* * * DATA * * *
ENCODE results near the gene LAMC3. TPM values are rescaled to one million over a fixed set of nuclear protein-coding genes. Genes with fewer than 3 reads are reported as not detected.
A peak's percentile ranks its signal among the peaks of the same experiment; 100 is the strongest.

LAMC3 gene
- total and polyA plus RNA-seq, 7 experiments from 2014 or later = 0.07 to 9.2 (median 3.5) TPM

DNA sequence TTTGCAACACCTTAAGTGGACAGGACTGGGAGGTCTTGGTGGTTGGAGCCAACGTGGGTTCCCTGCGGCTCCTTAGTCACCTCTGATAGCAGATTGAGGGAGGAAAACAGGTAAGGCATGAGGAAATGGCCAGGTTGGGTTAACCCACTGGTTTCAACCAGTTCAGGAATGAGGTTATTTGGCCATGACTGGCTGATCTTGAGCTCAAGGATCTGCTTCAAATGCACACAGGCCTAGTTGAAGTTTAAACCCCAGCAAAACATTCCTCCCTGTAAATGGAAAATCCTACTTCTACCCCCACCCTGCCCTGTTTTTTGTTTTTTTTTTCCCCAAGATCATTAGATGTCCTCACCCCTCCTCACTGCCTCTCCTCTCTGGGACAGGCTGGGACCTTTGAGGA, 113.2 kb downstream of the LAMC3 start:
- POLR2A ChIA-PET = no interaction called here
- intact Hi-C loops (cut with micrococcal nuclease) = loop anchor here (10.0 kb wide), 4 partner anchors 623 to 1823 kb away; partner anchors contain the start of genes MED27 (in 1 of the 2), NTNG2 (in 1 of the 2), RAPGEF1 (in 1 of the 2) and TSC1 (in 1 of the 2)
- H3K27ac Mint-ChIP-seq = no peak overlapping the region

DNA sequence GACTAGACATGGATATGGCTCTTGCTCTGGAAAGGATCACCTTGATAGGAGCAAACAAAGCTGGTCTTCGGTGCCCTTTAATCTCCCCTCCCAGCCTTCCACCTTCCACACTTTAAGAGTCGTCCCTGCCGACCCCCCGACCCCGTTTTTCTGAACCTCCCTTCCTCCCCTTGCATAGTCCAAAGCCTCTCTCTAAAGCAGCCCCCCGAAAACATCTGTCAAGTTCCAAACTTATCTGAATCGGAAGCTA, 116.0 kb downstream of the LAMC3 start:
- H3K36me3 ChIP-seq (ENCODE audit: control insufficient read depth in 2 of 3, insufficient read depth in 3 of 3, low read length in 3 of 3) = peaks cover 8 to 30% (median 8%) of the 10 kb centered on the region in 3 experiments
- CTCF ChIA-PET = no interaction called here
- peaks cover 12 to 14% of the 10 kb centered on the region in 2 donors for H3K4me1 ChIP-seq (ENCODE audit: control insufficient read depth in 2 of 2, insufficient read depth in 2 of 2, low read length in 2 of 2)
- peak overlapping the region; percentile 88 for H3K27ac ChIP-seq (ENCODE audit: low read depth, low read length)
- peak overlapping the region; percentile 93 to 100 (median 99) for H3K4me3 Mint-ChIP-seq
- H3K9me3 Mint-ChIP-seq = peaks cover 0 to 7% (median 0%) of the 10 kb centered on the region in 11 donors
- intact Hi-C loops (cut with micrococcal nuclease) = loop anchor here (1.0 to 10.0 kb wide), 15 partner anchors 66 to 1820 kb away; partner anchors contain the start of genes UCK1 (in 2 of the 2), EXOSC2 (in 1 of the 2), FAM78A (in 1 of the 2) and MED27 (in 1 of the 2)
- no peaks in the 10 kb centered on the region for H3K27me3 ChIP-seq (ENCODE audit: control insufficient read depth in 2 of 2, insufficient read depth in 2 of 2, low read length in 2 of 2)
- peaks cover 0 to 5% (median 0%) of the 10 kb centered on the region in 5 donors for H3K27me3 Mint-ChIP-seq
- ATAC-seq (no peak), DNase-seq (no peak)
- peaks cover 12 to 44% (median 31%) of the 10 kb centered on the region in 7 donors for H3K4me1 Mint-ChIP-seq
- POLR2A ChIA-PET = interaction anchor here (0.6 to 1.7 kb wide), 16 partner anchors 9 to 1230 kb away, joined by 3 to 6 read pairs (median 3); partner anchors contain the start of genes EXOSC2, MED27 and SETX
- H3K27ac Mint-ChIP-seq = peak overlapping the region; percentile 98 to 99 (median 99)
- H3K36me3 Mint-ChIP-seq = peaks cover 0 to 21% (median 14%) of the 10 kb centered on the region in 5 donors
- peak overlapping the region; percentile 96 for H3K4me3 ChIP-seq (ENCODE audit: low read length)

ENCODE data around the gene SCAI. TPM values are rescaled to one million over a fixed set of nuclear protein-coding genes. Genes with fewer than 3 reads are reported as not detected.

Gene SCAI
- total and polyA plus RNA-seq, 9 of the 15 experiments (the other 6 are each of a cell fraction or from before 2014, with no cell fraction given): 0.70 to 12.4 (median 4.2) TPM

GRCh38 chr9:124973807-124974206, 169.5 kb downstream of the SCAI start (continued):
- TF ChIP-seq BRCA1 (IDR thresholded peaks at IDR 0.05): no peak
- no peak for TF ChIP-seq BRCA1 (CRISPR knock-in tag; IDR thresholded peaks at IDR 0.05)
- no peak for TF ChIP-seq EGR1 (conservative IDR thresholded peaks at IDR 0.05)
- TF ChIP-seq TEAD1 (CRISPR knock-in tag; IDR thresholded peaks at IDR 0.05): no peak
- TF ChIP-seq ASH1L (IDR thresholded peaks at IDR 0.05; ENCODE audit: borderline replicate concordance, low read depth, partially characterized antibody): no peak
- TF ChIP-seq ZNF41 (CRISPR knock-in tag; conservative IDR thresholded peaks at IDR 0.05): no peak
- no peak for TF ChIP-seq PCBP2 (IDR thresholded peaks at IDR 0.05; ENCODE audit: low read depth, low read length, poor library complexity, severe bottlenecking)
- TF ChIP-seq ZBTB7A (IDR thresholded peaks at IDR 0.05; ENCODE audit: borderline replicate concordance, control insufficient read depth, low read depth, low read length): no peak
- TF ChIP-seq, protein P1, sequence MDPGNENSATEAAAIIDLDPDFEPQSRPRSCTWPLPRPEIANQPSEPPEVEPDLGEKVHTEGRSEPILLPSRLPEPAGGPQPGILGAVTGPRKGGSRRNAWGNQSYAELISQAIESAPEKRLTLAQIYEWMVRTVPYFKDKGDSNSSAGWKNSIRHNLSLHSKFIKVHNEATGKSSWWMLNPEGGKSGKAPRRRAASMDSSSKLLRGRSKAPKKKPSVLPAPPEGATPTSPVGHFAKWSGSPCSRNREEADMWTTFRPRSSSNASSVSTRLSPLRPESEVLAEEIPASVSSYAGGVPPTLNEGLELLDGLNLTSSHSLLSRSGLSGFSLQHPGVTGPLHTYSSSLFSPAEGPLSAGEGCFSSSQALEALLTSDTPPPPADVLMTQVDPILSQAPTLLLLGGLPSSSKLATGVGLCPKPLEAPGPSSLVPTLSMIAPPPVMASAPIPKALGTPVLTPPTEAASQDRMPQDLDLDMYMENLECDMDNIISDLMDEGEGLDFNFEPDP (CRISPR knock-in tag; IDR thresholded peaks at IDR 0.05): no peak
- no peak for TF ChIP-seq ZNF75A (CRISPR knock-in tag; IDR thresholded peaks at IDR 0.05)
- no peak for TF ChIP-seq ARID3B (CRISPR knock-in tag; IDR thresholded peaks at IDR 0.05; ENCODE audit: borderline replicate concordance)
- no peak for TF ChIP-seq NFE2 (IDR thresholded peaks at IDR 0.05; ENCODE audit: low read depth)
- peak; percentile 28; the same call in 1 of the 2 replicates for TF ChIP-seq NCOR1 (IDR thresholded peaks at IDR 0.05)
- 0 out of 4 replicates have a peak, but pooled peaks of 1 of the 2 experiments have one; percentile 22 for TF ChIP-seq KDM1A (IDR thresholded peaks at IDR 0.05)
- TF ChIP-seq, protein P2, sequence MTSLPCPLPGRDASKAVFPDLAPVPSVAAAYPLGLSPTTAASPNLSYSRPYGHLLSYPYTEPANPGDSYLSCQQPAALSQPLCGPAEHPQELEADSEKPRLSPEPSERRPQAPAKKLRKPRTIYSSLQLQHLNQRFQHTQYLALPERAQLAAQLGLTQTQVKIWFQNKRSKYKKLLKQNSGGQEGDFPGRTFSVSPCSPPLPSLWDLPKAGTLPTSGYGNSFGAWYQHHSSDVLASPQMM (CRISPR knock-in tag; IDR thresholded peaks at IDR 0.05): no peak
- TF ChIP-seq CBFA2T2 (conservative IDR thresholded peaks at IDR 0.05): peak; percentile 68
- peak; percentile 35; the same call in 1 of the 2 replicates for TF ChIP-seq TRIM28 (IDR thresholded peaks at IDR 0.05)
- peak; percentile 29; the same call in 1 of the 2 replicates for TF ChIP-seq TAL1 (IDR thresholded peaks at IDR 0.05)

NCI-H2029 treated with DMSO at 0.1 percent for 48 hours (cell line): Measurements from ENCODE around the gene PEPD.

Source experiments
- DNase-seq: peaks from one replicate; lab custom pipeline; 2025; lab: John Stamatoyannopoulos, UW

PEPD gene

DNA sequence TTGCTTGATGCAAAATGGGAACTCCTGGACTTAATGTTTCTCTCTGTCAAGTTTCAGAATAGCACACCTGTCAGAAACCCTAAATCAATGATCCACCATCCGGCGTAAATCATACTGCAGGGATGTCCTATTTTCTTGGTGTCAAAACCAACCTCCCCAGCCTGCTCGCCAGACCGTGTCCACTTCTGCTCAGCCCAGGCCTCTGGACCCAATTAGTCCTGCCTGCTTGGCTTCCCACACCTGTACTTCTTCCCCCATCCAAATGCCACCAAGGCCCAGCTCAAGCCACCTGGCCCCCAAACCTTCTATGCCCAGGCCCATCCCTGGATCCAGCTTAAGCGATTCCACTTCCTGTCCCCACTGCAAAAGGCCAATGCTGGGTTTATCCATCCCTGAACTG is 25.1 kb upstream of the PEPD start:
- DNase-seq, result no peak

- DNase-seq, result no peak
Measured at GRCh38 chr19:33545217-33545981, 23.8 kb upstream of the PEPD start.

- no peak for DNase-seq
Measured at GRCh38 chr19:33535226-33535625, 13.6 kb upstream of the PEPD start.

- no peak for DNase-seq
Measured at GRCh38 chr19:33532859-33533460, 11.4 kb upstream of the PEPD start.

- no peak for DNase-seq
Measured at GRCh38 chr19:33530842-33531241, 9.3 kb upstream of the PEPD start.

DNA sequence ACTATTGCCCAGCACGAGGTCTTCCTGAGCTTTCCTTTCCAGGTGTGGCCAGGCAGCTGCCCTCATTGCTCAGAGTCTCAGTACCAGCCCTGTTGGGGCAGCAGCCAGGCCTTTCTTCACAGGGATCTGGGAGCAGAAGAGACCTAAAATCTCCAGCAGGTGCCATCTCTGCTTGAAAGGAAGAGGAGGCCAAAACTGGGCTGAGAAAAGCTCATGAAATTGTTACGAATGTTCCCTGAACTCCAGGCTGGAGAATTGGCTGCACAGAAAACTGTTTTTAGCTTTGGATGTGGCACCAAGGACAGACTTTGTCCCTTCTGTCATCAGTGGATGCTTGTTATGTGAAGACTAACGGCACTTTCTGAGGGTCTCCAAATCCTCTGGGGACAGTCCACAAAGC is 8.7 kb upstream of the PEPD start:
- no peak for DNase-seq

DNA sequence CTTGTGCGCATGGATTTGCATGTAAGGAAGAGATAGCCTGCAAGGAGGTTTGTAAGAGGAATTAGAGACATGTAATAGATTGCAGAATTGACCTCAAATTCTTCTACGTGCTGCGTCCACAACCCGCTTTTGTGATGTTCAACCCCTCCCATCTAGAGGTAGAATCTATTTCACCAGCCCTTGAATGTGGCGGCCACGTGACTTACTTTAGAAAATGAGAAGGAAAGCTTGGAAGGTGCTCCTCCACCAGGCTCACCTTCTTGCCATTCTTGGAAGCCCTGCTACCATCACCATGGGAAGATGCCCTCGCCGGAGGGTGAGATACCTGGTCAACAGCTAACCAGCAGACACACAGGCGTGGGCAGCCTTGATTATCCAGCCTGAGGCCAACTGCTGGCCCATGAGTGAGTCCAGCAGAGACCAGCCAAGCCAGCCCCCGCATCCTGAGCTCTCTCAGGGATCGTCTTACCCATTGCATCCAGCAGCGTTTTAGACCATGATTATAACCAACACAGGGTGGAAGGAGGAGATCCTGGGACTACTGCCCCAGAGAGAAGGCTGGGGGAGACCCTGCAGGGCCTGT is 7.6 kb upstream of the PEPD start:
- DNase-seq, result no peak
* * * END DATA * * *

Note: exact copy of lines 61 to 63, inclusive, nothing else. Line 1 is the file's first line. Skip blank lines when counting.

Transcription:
DNA sequence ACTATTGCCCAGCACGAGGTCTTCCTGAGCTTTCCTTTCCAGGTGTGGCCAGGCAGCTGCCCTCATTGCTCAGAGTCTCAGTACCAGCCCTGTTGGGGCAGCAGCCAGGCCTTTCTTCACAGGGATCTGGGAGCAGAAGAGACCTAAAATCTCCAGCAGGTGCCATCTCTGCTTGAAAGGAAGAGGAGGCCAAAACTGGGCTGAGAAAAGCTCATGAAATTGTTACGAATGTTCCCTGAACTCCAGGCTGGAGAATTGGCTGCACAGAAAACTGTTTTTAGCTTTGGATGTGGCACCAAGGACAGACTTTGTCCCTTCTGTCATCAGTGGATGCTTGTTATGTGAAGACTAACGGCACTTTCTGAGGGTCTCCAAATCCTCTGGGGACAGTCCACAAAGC is 8.7 kb upstream of the PEPD start:
- no peak for DNase-seq

DNA sequence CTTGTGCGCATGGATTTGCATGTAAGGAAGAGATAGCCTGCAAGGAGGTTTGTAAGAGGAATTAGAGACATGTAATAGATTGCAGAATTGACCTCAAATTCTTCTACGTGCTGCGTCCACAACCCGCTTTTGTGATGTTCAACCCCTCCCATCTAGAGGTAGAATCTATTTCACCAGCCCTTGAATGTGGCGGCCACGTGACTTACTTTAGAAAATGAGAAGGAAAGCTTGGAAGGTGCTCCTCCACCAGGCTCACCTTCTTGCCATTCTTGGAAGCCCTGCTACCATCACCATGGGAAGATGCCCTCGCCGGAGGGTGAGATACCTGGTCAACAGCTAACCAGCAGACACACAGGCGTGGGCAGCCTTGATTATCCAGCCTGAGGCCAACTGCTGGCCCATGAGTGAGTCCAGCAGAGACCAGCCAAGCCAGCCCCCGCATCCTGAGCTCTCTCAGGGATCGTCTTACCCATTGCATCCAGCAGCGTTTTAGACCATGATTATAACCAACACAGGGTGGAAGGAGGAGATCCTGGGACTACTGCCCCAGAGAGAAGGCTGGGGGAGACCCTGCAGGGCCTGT is 7.6 kb upstream of the PEPD start: